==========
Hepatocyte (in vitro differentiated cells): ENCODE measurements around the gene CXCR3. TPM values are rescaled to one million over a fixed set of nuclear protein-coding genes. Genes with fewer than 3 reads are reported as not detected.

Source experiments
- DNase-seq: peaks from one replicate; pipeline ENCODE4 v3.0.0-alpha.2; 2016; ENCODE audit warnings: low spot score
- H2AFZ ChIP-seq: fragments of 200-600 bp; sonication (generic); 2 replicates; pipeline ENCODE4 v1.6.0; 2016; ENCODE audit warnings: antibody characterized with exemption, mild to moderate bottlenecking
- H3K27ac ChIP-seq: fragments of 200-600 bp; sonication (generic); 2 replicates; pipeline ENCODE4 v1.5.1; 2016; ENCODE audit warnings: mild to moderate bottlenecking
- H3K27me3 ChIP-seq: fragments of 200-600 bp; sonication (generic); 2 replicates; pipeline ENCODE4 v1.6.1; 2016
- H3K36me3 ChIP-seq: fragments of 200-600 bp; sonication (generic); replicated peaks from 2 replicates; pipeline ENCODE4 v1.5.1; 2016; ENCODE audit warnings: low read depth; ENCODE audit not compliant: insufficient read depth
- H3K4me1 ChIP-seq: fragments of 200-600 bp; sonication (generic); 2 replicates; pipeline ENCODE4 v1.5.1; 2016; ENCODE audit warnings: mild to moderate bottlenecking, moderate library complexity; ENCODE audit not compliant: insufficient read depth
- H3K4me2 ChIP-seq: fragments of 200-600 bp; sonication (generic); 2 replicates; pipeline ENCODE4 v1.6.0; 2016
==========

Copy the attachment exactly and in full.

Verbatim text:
Hepatocyte (in vitro differentiated cells): ENCODE measurements around the gene CXCR3. TPM values are rescaled to one million over a fixed set of nuclear protein-coding genes. Genes with fewer than 3 reads are reported as not detected.

Source experiments
- DNase-seq: peaks from one replicate; pipeline ENCODE4 v3.0.0-alpha.2; 2016; ENCODE audit warnings: low spot score
- H2AFZ ChIP-seq: fragments of 200-600 bp; sonication (generic); 2 replicates; pipeline ENCODE4 v1.6.0; 2016; ENCODE audit warnings: antibody characterized with exemption, mild to moderate bottlenecking
- H3K27ac ChIP-seq: fragments of 200-600 bp; sonication (generic); 2 replicates; pipeline ENCODE4 v1.5.1; 2016; ENCODE audit warnings: mild to moderate bottlenecking
- H3K27me3 ChIP-seq: fragments of 200-600 bp; sonication (generic); 2 replicates; pipeline ENCODE4 v1.6.1; 2016
- H3K36me3 ChIP-seq: fragments of 200-600 bp; sonication (generic); replicated peaks from 2 replicates; pipeline ENCODE4 v1.5.1; 2016; ENCODE audit warnings: low read depth; ENCODE audit not compliant: insufficient read depth
- H3K4me1 ChIP-seq: fragments of 200-600 bp; sonication (generic); 2 replicates; pipeline ENCODE4 v1.5.1; 2016; ENCODE audit warnings: mild to moderate bottlenecking, moderate library complexity; ENCODE audit not compliant: insufficient read depth
- H3K4me2 ChIP-seq: fragments of 200-600 bp; sonication (generic); 2 replicates; pipeline ENCODE4 v1.6.0; 2016